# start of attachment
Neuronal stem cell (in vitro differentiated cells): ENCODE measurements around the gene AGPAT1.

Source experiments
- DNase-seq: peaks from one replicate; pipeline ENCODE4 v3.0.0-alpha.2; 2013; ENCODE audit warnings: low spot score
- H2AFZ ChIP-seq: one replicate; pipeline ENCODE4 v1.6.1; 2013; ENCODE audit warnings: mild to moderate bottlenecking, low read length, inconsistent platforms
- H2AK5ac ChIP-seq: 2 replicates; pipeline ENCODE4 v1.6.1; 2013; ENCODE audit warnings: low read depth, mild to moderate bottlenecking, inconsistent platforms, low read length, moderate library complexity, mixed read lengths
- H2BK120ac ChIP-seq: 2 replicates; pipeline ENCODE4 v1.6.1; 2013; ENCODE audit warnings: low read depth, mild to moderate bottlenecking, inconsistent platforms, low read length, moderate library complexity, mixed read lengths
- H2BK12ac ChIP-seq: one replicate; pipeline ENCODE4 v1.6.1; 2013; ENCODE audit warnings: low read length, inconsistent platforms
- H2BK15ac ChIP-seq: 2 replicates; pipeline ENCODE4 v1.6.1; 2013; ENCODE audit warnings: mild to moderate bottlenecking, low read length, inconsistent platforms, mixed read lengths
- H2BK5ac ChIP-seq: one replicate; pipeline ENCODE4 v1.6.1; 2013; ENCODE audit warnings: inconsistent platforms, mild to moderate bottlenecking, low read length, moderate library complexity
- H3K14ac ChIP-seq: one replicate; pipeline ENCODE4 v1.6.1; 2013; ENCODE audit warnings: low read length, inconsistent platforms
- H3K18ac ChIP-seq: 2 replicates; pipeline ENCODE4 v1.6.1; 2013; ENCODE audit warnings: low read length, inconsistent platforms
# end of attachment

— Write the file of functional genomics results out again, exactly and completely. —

Neuronal stem cell (in vitro differentiated cells): ENCODE measurements around the gene AGPAT1.

Source experiments
- DNase-seq: peaks from one replicate; pipeline ENCODE4 v3.0.0-alpha.2; 2013; ENCODE audit warnings: low spot score
- H2AFZ ChIP-seq: one replicate; pipeline ENCODE4 v1.6.1; 2013; ENCODE audit warnings: mild to moderate bottlenecking, low read length, inconsistent platforms
- H2AK5ac ChIP-seq: 2 replicates; pipeline ENCODE4 v1.6.1; 2013; ENCODE audit warnings: low read depth, mild to moderate bottlenecking, inconsistent platforms, low read length, moderate library complexity, mixed read lengths
- H2BK120ac ChIP-seq: 2 replicates; pipeline ENCODE4 v1.6.1; 2013; ENCODE audit warnings: low read depth, mild to moderate bottlenecking, inconsistent platforms, low read length, moderate library complexity, mixed read lengths
- H2BK12ac ChIP-seq: one replicate; pipeline ENCODE4 v1.6.1; 2013; ENCODE audit warnings: low read length, inconsistent platforms
- H2BK15ac ChIP-seq: 2 replicates; pipeline ENCODE4 v1.6.1; 2013; ENCODE audit warnings: mild to moderate bottlenecking, low read length, inconsistent platforms, mixed read lengths
- H2BK5ac ChIP-seq: one replicate; pipeline ENCODE4 v1.6.1; 2013; ENCODE audit warnings: inconsistent platforms, mild to moderate bottlenecking, low read length, moderate library complexity
- H3K14ac ChIP-seq: one replicate; pipeline ENCODE4 v1.6.1; 2013; ENCODE audit warnings: low read length, inconsistent platforms
- H3K18ac ChIP-seq: 2 replicates; pipeline ENCODE4 v1.6.1; 2013; ENCODE audit warnings: low read length, inconsistent platforms